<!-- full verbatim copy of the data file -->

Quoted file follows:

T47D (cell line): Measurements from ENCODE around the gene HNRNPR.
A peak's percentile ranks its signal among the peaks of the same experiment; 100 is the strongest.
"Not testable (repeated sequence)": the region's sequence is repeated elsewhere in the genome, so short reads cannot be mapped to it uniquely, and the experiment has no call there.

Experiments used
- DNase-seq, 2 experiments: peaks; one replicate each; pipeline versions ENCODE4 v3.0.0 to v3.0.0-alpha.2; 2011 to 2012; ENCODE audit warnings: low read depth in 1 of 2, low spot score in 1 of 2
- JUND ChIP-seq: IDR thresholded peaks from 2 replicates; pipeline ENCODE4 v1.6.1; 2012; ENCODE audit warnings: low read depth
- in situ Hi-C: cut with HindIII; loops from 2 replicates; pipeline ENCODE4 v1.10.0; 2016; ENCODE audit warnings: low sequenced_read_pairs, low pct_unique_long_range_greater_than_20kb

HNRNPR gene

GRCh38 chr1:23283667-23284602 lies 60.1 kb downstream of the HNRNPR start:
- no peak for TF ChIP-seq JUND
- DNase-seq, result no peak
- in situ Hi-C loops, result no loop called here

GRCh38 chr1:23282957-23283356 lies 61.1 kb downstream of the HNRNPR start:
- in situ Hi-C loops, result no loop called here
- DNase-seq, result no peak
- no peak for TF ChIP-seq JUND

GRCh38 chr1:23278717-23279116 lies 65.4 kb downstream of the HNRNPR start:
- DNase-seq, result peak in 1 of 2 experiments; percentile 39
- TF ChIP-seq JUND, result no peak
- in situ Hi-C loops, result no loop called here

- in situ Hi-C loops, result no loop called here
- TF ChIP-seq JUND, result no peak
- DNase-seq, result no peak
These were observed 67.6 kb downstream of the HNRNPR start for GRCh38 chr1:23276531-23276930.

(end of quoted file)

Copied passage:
T47D (cell line): Measurements from ENCODE around the gene HNRNPR.
A peak's percentile ranks its signal among the peaks of the same experiment; 100 is the strongest.
"Not testable (repeated sequence)": the region's sequence is repeated elsewhere in the genome, so short reads cannot be mapped to it uniquely, and the experiment has no call there.

Experiments used
- DNase-seq, 2 experiments: peaks; one replicate each; pipeline versions ENCODE4 v3.0.0 to v3.0.0-alpha.2; 2011 to 2012; ENCODE audit warnings: low read depth in 1 of 2, low spot score in 1 of 2
- JUND ChIP-seq: IDR thresholded peaks from 2 replicates; pipeline ENCODE4 v1.6.1; 2012; ENCODE audit warnings: low read depth
- in situ Hi-C: cut with HindIII; loops from 2 replicates; pipeline ENCODE4 v1.10.0; 2016; ENCODE audit warnings: low sequenced_read_pairs, low pct_unique_long_range_greater_than_20kb

HNRNPR gene

GRCh38 chr1:23283667-23284602 lies 60.1 kb downstream of the HNRNPR start:
- no peak for TF ChIP-seq JUND
- DNase-seq, result no peak
- in situ Hi-C loops, result no loop called here

GRCh38 chr1:23282957-23283356 lies 61.1 kb downstream of the HNRNPR start:
- in situ Hi-C loops, result no loop called here
- DNase-seq, result no peak
- no peak for TF ChIP-seq JUND

GRCh38 chr1:23278717-23279116 lies 65.4 kb downstream of the HNRNPR start:
- DNase-seq, result peak in 1 of 2 experiments; percentile 39
- TF ChIP-seq JUND, result no peak
- in situ Hi-C loops, result no loop called here

- in situ Hi-C loops, result no loop called here
- TF ChIP-seq JUND, result no peak
- DNase-seq, result no peak
These were observed 67.6 kb downstream of the HNRNPR start for GRCh38 chr1:23276531-23276930.